Why ‘The Harvester’ by Pieter Brueghel – The Elder.
1525 – 1569 Famous Dutch-Flemish artist.

Pieter Brueghel’s village paintings are full of real life. Village dances; wedding dances; wedding feasts; Hunting in the snow: Harvesting, many times just showing people enjoying themselves.

Marjorie and I felt that this situation of enjoying some of the finer things of life fitted our Marjico Wines in the same way. “Fine food: Fine Wines: and Fine friends: with great enjoyment.

In this painting “The Harvesters” are cutting flax – hard work indeed – so lunch was an enjoyable break. We have used the Brueghel Village paintings before so some may remember the quality of the paintings as well as the quality of the wines.

So Why Cabernet Franc?

Many years ago (1984) I was Consulting Winemaker/Manager to Kies Winery at Lyndoch in the southern Barossa Valley.
Walking into the fermentation room one morning there was a lovely floral smell of violets coming from one particular tank, something not experienced before. It was Cabernet Franc from Kies own vineyards, in full ferment.So distinctly violet-like I never forgot the circumstance, little knowing that one day I would be looking for it.

Little Cabernet Franc was grown in Barossa, and for that matter elsewhere in Australia in the 50s and 60s, and that begs the question, Why? Especially when Cabernet Franc is such a vital part of French winemaking. Well, the answer in Barossa was simple – prices paid for Cabernet Franc were low, and it was a “scatty” vine to pick (in days before mechanical harvesting), and lastly, the winemakers were not keen on the variety at all.

When we first started planting Merlot in Eden Valley in 1983 the research reading of winemaking in Pomerol and St Emilion had so many mentions of the use of Cabernet Franc that my curiosity about it just grew and grew, and of course, it jogged back clearly that memory of the Kies winery.

If Cabernet Franc is such a “big deal” in its home country, why wasn’t it so here in Australia?
As always curiosity gets the better of you and there was only one way to find out – make some yourself and try out all those combinations that the research had shown.

Will it work here? Who knows? Let’s try it.So armed with the information from the many readings, the trials began on the bench.Then tiny bottlings of these trials and finally a range of wines using Cabernet Franc in various combinations with Merlot; with Cabernet Sauvignon; and on its own. This resulted in two very successful wines.

As a Super Premium: The Baroness a combination of Grand Merlot from our Springhill Vineyard and the two Cabernets from Barossa. A combination of Grand Merlot from our Springhill Vineyard and the two Cabernets from Barossa. competition, winning many awards. And also “Red Horse” as our medium bodied blend of Estate Merlot and Cabernet Franc. Such a lovely rewarding, easy drinking wine with loads of flavour above the medium weighted style.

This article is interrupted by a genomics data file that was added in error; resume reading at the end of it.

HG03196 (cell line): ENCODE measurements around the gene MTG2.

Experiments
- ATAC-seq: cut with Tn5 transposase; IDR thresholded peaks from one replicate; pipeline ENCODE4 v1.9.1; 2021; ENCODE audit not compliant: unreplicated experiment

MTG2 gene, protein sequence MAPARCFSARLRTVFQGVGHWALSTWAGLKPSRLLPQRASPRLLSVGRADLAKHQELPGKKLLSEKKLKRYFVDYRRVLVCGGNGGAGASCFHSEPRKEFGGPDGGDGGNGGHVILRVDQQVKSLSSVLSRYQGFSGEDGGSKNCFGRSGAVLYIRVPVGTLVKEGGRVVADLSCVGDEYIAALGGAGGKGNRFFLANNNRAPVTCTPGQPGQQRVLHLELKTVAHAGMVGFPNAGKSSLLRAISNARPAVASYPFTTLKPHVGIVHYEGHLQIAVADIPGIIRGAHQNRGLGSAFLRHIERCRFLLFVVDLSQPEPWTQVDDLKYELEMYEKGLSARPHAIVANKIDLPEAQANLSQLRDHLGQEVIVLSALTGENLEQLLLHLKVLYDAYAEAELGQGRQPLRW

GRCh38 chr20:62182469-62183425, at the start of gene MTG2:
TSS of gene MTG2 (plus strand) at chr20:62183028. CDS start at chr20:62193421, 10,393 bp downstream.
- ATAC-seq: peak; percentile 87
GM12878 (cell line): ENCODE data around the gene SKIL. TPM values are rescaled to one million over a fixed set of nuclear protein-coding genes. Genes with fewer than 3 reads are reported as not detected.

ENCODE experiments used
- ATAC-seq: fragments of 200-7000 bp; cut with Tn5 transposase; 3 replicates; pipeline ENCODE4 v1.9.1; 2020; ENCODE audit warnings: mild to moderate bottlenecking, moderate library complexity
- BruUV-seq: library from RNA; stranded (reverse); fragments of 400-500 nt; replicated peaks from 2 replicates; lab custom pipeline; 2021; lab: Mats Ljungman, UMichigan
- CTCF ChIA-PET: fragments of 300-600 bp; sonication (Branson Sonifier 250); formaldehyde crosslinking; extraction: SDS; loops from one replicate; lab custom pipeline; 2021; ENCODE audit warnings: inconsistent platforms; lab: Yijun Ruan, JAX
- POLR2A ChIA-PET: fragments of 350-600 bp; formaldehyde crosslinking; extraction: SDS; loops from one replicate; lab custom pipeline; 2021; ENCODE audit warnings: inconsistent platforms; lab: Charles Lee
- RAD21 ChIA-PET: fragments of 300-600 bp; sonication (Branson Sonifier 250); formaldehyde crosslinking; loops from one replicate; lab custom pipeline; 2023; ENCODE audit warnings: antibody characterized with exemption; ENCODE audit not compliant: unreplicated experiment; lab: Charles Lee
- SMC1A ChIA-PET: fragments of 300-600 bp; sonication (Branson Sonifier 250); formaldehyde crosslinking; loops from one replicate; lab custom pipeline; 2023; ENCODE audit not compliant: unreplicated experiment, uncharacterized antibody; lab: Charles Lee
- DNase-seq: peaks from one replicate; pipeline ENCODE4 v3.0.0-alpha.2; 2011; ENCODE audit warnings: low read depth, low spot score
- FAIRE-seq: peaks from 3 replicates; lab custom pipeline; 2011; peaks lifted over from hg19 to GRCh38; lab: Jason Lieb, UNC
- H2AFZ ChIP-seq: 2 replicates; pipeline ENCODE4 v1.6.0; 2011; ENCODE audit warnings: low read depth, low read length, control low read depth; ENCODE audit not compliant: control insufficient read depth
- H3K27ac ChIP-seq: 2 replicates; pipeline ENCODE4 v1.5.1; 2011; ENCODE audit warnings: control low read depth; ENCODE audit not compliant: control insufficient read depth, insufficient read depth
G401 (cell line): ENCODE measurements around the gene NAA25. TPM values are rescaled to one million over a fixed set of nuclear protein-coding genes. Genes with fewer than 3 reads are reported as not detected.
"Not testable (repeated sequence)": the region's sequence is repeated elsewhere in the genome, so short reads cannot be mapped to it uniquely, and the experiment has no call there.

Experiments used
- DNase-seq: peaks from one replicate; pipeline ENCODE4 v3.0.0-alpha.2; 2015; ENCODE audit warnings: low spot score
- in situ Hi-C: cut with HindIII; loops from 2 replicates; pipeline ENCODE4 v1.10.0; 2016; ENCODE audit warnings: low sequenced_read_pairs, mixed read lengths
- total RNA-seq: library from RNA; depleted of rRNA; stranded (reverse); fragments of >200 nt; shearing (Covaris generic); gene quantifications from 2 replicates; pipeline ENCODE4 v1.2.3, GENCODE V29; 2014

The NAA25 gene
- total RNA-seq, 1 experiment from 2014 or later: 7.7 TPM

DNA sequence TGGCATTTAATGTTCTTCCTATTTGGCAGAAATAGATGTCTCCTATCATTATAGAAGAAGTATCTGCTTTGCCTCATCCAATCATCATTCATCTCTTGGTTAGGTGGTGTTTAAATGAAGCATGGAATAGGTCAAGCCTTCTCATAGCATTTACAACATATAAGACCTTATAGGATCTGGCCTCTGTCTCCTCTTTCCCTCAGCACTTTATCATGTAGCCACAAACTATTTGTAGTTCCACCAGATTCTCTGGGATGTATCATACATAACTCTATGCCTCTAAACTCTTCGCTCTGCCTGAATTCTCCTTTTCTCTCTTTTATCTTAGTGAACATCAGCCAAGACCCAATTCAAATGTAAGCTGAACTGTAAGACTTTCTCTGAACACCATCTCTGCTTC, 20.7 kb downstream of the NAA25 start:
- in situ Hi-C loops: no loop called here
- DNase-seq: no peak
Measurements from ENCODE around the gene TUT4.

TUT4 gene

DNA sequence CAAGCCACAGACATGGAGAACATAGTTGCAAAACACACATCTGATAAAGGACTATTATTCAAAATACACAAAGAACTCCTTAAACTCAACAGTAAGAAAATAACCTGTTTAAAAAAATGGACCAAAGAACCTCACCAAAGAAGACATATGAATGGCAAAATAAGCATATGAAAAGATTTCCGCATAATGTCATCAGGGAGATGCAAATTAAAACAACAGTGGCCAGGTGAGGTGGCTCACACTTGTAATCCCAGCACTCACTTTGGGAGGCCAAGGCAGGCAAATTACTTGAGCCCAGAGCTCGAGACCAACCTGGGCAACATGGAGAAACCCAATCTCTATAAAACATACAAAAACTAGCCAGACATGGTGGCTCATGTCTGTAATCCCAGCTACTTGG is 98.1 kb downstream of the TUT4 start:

Try it when you find it. See if I am right after the second taste – or two.

Marjico Cabernet Franc – Barossa Valley – 2014 and 2015 Vintages

  • A major component in many European super deluxe chateau wines
  • Cheval Blanc is noted globally for its excellence, difference and rarity with a majority of Cabernet Franc in the blend with Merlot
  • Marjico Cabernet Franc follows the philosophy of (2) but with major differences of style and character while retaining excellence and rarity with absolute super premium quality.  The Merlot portion will be much less than Cheval Blanc and vintage dependent.
  • Of the 2,500 wineries in Australia, only eighty or so market a Cabernet Franc, and few achieve the super premium level
  • Only 5,000 tonnes per year crushed in Australia out of 1.7 million tonne total crush, so very scarce indeed
  • Only 300 dozen Marjico Cabernet Franc made each year; 750ml bottles; screwcap; six bottle cartons
  • Having made and blended Cabernet Franc for over twenty years, and tasted many others, I am confident of the varietal expression of Marjico as well as the super deluxe quality.  The classical Cabernet Franc floral/violet like lift both bouquet and taste are clearly expressed
  • Cabernet Franc is being recognised as the next “big thing” in wine discovery around the world, both in Europe and the Americas North and South
  • Vintage 2014 and 2015 currently available:  2014 the fuller bodied style; 2015 classical style
  • The varietal distinction for Cabernet Franc is its floral tones of violets on both bouquet and palate.  This, together with firm but soft Cabernet tannins and a little pluminess from the Merlot, is most rewarding.  The taste is deep without weightedness, while full flavoured without heaviness to the palate.  Unlike Cabernet Sauvignon there is no leafy firmness, nor tightness of tannins.


Keep up to date with the latest news, reviews, members offers and exclusive database events.